New study shows Facebook updates may lead to depression

By Adam Arinder

How many times have you checked Facebook today?

With so many ways to access the social network, I’m sure you have it up on your phone, iPod or laptop, ready to switch back to it because you’re already bored with what I have to say.

But don’t look away just yet.

I know you have your fake farm to attend to, or you want to continue stalking that cute girl in your economics class. But whether you knew it or not, Facebook is slowly making you more and more depressed.

At least that’s what a recent study from Stanford suggests.

While a Ph.D. student at Stanford University, Alex Jordan conducted numerous studies monitoring students’ involvement in the site as well as their reactions to their friends’ posts.

In Jordan’s first study, he and his research team surveyed 80 freshmen asking them to report whether they or their peers had recently experienced any positive or negative emotional events after looking at Facebook updates.

When the students responded, a large majority of them overestimated how good their friends’ lives are and how much fun they appear to have while underestimating the amount of negative experiences their friends were actually having.

The team conducted a second and third study surveying different age students at Stanford, and the same results of overestimating their friends’ “perfect” lives appeared time and time again.

Basically, it seems to boil down to an imaginary façade Facebook places on users, causing them to equate what they perceive to be the perfect lives of their friends in comparison to the perception of their own lives.

Obviously, the amount of depression or anxiety depends on the user, but logic does seem to make sense.

Say, for instance, you’re stuck at home on a Friday night and do nothing but stare at Facebook on your computer monitor.

You see posts of your friends having a blast at Fred’s Bar in Tigerland while clicking through the pictures they uploaded from the night before.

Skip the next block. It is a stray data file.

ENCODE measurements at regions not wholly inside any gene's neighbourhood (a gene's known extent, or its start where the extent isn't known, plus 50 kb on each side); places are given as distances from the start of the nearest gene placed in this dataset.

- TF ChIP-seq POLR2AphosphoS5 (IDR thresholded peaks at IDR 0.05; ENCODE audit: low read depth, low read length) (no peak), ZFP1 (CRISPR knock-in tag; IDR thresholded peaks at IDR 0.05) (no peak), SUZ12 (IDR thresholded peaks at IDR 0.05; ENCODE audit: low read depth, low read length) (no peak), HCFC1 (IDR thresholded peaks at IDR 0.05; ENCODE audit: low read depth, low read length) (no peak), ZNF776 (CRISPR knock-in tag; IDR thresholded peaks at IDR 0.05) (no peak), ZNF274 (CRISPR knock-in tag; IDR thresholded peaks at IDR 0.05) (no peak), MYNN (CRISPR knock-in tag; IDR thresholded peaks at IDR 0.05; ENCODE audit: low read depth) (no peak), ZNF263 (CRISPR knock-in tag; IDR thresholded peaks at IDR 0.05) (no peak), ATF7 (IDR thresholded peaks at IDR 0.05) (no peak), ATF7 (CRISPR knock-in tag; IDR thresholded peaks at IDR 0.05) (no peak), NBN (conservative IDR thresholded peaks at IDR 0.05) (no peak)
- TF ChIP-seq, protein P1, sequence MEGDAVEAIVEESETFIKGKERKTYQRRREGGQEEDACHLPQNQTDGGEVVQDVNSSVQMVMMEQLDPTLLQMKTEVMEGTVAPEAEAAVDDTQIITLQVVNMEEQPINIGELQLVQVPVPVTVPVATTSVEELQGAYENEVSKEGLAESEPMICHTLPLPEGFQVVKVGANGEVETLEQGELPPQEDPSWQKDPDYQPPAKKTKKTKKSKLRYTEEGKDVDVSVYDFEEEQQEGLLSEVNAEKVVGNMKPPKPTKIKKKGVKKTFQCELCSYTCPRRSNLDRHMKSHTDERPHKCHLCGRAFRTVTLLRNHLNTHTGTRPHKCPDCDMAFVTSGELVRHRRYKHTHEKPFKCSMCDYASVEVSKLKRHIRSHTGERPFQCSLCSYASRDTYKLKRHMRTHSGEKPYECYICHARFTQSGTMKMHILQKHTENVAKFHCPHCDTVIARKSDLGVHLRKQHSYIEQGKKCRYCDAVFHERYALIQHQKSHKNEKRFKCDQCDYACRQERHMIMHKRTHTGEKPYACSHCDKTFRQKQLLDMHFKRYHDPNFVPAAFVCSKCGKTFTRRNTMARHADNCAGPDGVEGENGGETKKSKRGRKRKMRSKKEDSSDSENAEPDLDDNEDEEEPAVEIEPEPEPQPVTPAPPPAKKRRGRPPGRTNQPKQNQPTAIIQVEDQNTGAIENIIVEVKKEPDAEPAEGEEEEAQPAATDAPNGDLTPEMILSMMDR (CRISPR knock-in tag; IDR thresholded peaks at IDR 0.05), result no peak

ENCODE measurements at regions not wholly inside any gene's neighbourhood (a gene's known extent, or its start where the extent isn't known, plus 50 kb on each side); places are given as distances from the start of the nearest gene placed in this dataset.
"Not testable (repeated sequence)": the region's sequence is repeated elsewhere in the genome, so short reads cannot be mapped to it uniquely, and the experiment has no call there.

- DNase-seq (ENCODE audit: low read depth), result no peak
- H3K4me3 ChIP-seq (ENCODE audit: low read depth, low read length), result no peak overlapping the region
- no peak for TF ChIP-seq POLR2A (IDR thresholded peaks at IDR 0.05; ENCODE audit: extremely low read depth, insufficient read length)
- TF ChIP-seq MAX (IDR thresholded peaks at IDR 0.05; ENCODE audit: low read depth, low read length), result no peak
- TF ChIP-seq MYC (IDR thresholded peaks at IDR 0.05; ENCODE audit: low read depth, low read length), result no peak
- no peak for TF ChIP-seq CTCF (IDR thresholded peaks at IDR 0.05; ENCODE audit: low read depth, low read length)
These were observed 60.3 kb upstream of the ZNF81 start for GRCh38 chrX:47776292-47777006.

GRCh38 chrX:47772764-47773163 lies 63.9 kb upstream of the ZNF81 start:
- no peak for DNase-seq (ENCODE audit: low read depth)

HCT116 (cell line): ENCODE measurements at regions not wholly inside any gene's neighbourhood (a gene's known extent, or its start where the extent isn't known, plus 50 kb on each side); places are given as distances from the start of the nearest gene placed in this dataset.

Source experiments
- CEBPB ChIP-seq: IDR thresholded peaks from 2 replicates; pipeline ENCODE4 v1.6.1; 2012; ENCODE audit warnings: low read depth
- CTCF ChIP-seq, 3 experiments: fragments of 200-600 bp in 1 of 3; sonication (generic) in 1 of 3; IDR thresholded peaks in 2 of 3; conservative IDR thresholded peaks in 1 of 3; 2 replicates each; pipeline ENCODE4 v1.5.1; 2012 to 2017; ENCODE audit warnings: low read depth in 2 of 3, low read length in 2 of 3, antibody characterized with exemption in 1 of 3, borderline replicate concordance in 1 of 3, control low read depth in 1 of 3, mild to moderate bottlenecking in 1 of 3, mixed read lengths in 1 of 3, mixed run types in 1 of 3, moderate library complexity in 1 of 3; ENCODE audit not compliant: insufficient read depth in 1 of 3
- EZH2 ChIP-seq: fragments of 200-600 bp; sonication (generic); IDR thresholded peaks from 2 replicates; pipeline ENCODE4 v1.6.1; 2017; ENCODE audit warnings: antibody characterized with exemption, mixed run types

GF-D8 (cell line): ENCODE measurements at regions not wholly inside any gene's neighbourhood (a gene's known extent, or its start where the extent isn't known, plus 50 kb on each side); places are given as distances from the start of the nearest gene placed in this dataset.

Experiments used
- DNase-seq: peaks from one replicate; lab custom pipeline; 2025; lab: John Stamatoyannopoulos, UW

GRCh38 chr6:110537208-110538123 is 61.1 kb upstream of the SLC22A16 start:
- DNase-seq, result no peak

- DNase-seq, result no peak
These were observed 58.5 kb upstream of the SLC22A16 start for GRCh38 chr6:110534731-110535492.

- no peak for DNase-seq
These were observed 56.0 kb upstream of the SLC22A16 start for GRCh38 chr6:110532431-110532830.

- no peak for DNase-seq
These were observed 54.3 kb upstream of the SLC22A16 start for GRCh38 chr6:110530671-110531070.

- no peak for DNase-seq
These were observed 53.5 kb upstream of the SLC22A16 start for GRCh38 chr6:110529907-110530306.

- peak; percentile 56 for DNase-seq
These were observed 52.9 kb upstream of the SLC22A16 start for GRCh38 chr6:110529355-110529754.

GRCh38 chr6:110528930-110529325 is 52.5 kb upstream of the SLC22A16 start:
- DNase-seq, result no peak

After enough updates from different people come pouring in, you perceive at that point in time that their lives must be superior to yours.

“Look at all the fun they’re having while I sit here wasting the night away milking virtual cows.”

It’s definitely real.

And I would say it’s safe to claim nearly everyone has experienced this feeling at least once in his or her life.

Whether it’s just for a splitsecond or for an extended period of time, the grass does always appear greener on the other side — “appear” being the key word there.

Facebook isn’t an exact representation of people’s lives. It’s only what they choose to share.

MIT professor Sherry Turkle writes about the exhaustion felt by teenagers as they constantly tweak their Facebook profile for maximum cool in her new book “Alone Together.”

Man, I need to go set my profile for “maximum cool.”

Lame teenage lingo aside, Turkle does have a point.

People have become so enthralled with creating a false persona for themselves on the Internet to display to their friends, it’s causing some of their friends to possibly lose grip of reality.

Last week I covered the pope’s new stance on creating online personas for oneself — he isn’t a fan.

There’s nothing wrong with creating a “virtual you.” But that’s where it should stay — on the Internet.

Once the lines of virtual reality and actual reality cross, there’s a problem.

Facebook is a great way to keep in touch with old friends and serve as the ultimate procrastination tool during exam week. But every once in awhile, instead of poking or waiting for a response on Facebook Chat, pick up your phone — yes, that crazy handheld device you use to check Facebook — and give them a call.

Spend more actual time with your friends as opposed to virtual time with them on Facebook. You’ll easily learn their lives are just as messed up as yours — if not more.

Read more here:
Copyright 2024 The Daily Reveille